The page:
Volvo Builds First Autonomous XC90 for Drive Me Project

drive me

It’s a big week for Volvo. The automaker just officially kicked off its Drive Me autonomous car project after rolling out its first partially self-driving XC90 SUV. It’s the first of a fleet of 100 XC90 research vehicles Volvo plans to have on the road soon.

The Drive Me pilot project is designed to eventually take researchers out of driver’s seat, and put the cars directly in the hands of real families. By collecting information from every day drivers, Volvo hopes to get a better idea of how normal people interact with its technology. The first SUVs will hit the road in Volvo’s home of Gothenburg, Sweden in early 2017.

The research vehicles start with Pilot Assist, available on its 90 series vehicles. But the Drive Me cars step it up a notch by adding hands-off and feet-off capability in special autonomous drive zones in test areas. Basically, each car will offer full auto-piloting under certain conditions on pre-assessed roads.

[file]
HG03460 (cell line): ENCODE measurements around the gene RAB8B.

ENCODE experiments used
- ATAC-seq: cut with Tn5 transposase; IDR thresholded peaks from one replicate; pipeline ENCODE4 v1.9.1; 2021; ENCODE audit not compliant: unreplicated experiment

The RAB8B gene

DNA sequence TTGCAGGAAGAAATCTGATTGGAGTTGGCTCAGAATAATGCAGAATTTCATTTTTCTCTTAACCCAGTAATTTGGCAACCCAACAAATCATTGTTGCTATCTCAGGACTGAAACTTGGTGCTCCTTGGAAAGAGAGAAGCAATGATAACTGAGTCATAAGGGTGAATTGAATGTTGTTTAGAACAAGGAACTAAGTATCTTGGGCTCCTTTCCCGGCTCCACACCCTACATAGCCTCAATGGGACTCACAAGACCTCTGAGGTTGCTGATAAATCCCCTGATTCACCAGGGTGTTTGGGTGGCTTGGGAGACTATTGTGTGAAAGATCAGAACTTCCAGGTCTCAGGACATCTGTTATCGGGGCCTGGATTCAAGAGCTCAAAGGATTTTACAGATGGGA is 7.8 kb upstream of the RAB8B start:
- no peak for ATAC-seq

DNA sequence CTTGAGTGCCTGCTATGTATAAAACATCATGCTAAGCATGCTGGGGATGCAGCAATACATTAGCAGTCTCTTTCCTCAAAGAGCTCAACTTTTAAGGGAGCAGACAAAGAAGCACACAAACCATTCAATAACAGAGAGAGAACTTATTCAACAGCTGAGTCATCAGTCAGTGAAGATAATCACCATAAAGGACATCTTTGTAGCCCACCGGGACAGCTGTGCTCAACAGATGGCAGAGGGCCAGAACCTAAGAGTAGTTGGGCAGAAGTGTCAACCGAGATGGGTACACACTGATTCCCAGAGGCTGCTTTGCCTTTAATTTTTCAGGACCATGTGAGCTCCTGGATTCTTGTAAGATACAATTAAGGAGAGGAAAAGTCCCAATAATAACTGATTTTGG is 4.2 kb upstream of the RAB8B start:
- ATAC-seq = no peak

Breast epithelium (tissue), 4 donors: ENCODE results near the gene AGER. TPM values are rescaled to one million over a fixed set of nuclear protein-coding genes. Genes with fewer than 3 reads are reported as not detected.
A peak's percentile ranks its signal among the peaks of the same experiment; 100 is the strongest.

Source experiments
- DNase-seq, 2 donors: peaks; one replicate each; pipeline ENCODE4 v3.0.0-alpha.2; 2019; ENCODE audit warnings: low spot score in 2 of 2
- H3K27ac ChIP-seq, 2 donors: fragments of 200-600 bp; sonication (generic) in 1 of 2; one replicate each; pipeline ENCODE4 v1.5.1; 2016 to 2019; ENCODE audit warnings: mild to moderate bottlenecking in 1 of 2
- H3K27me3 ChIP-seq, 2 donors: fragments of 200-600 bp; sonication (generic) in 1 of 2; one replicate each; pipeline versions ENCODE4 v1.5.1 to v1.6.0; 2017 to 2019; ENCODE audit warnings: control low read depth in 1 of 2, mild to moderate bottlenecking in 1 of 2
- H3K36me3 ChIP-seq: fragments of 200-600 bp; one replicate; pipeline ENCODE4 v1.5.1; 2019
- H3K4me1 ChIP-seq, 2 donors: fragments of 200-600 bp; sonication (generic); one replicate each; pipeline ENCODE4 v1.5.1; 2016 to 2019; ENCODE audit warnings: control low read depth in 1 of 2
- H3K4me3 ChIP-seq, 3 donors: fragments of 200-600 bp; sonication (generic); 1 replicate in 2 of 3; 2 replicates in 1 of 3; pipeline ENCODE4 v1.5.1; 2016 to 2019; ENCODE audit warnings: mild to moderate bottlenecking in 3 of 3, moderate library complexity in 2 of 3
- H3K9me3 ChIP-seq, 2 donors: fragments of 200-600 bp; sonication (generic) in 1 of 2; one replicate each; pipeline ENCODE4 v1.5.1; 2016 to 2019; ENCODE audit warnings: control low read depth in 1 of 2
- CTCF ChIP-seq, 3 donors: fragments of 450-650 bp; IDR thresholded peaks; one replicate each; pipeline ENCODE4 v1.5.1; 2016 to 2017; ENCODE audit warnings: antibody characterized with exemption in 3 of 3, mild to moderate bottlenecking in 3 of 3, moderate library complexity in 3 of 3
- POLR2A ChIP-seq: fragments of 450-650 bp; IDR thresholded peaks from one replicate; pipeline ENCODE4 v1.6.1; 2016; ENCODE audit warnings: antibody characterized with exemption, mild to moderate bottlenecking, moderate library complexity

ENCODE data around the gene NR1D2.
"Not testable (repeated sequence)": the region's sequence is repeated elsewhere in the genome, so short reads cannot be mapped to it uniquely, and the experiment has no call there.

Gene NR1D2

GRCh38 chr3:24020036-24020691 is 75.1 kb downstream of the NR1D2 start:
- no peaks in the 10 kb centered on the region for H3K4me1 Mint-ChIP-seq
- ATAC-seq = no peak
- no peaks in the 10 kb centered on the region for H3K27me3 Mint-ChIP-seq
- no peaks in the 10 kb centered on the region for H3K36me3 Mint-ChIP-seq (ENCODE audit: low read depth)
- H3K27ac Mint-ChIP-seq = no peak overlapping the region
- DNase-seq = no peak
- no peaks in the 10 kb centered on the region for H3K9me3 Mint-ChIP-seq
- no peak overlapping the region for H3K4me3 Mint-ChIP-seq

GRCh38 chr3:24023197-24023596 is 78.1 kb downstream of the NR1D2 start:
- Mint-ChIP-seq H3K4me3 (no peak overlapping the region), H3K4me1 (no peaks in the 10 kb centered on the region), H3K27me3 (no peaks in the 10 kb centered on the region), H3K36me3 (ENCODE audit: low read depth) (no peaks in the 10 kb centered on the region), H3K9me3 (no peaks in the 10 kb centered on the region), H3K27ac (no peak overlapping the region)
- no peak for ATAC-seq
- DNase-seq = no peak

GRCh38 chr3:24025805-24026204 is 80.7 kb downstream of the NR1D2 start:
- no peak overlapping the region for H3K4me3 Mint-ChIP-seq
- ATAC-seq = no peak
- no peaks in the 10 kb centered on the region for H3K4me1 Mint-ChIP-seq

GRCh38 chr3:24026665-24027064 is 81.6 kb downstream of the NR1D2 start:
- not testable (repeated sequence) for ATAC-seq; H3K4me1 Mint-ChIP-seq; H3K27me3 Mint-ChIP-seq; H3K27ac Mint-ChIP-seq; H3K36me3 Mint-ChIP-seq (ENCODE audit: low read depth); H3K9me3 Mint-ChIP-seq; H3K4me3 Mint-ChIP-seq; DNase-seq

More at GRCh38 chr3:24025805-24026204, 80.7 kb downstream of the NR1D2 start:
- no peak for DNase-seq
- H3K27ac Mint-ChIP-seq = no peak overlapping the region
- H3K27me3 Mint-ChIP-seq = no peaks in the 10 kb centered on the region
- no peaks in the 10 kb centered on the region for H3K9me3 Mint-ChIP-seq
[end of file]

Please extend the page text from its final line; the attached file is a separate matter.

drive me volvo

The cars are equipped with cameras and sensors. The drivers are monitored as well. Cabin sensors will track how the driver responds to the tech and how they do switching to manual driving. All the information gets saved in a computer below the rear cargo area. Volvo says feedback from participants will advance self-driving car development ahead of commercial introduction around 2021.


Safety continues to be priority one at Volvo. So, before Volvo hands over the keys to the research SUVS, its engineers are doing a bunch of safety tests to make sure they run 100 percent correctly.

London will join the Drive Me program next year. Interested cities in China also want in on it. Volvo says it plans to have a test city in China within the next few years. Self-driving S90s and V90s will join the test fleet by 2018.

This isn’t the only recent Volvo news on the self-driving front. Last month, the company partnered with Uber and Autoliv on another project to develop self-driving cars. They’ll have even more advanced technologies than the ones in the Drive Me project. So they won’t be limited to fully self-driving only on pre-assessed roads.  

Photo Credit: Volvo
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